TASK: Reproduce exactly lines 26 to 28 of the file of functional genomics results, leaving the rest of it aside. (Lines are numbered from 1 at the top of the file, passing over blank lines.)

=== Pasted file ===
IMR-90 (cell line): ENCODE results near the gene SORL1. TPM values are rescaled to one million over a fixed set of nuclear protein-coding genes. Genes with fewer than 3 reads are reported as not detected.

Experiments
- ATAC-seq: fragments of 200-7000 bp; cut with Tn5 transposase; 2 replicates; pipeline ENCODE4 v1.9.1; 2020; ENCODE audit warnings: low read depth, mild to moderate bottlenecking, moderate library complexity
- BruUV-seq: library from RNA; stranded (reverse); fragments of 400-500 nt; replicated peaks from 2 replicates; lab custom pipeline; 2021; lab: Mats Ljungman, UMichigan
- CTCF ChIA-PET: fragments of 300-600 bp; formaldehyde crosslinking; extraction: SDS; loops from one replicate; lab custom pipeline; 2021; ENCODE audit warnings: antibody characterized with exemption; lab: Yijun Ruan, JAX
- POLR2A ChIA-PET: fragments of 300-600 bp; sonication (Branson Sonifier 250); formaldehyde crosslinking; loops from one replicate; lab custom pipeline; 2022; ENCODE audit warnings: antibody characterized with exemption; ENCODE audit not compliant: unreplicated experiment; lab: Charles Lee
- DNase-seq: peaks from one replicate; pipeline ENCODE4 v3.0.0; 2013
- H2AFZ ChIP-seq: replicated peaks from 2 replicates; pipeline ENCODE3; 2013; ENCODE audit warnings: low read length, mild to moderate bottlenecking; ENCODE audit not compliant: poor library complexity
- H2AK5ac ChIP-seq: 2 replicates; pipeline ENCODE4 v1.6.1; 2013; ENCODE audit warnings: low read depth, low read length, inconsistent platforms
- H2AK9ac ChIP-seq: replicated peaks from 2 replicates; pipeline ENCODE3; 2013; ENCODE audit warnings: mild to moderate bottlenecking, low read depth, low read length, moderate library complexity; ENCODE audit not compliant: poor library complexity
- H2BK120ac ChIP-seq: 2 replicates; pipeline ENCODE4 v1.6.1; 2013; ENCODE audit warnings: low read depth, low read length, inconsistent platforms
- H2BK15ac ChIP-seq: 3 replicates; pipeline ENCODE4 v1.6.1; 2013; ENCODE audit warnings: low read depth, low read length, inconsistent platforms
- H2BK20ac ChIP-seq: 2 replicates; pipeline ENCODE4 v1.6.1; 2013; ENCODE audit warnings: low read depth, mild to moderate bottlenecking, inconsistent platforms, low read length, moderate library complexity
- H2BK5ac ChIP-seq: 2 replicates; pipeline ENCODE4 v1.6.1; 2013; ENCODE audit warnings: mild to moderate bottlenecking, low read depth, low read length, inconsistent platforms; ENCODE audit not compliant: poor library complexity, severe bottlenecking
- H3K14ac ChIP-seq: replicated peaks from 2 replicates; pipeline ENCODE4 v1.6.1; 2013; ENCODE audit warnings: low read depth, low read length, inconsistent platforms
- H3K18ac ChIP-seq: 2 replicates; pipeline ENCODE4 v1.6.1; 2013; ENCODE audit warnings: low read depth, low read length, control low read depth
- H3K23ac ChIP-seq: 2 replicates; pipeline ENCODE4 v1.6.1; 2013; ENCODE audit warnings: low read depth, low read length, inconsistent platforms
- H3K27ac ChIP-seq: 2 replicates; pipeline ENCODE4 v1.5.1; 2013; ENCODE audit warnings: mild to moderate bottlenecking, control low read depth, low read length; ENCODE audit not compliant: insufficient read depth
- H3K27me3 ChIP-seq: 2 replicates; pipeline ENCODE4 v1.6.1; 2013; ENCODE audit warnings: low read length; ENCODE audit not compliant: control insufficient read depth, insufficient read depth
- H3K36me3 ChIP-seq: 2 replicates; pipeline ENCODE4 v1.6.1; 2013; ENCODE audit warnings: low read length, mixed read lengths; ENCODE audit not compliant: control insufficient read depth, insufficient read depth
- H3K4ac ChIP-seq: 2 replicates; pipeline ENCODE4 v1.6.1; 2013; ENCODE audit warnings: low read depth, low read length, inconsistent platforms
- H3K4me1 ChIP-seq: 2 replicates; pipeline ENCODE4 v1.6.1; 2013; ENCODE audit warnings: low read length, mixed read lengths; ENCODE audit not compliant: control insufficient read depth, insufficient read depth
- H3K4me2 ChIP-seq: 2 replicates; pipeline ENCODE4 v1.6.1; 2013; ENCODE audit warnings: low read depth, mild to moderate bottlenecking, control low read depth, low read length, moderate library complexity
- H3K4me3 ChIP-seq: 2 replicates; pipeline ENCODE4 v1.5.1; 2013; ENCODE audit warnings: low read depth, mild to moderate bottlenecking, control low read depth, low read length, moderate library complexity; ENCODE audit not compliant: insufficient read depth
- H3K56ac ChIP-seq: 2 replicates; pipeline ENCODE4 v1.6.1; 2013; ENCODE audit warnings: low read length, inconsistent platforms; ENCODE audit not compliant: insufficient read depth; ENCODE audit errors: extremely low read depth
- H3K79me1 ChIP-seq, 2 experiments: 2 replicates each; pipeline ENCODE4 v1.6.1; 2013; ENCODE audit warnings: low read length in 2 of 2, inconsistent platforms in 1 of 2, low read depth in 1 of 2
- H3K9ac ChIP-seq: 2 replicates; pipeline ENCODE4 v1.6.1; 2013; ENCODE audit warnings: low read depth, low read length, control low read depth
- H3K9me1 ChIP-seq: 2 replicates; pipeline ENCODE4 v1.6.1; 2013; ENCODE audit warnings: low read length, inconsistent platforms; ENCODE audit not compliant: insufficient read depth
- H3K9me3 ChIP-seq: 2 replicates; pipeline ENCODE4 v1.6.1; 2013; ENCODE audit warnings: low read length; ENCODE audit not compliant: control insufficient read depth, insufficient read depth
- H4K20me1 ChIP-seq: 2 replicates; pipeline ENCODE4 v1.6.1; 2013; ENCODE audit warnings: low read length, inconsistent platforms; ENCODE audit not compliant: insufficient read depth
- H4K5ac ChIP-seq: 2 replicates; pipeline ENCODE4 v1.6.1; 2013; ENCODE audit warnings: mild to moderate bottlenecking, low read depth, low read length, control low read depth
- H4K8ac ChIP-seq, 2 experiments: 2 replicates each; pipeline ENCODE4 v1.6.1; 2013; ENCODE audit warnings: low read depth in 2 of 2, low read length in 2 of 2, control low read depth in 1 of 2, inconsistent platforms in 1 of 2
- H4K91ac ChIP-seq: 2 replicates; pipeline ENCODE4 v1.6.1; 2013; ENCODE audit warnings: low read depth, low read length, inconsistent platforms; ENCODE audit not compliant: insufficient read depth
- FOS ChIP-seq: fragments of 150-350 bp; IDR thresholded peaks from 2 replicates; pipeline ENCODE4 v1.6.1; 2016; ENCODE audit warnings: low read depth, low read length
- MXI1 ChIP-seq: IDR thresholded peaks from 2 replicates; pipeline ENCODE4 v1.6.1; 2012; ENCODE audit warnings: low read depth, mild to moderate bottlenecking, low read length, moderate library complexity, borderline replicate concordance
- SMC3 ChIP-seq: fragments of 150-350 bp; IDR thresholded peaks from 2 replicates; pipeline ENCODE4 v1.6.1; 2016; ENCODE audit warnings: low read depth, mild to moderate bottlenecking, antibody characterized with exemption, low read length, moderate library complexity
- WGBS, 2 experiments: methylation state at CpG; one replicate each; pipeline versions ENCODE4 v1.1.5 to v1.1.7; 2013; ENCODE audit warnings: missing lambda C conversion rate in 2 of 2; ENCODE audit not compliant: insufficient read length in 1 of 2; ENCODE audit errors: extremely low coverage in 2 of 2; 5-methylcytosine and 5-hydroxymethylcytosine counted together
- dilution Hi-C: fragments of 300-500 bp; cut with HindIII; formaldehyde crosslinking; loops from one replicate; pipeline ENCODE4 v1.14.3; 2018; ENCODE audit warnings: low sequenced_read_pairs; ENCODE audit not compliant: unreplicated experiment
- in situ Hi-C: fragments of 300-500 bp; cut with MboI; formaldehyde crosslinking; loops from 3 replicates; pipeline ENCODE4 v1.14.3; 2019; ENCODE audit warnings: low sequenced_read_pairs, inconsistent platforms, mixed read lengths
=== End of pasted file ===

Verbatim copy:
- H3K79me1 ChIP-seq, 2 experiments: 2 replicates each; pipeline ENCODE4 v1.6.1; 2013; ENCODE audit warnings: low read length in 2 of 2, inconsistent platforms in 1 of 2, low read depth in 1 of 2
- H3K9ac ChIP-seq: 2 replicates; pipeline ENCODE4 v1.6.1; 2013; ENCODE audit warnings: low read depth, low read length, control low read depth
- H3K9me1 ChIP-seq: 2 replicates; pipeline ENCODE4 v1.6.1; 2013; ENCODE audit warnings: low read length, inconsistent platforms; ENCODE audit not compliant: insufficient read depth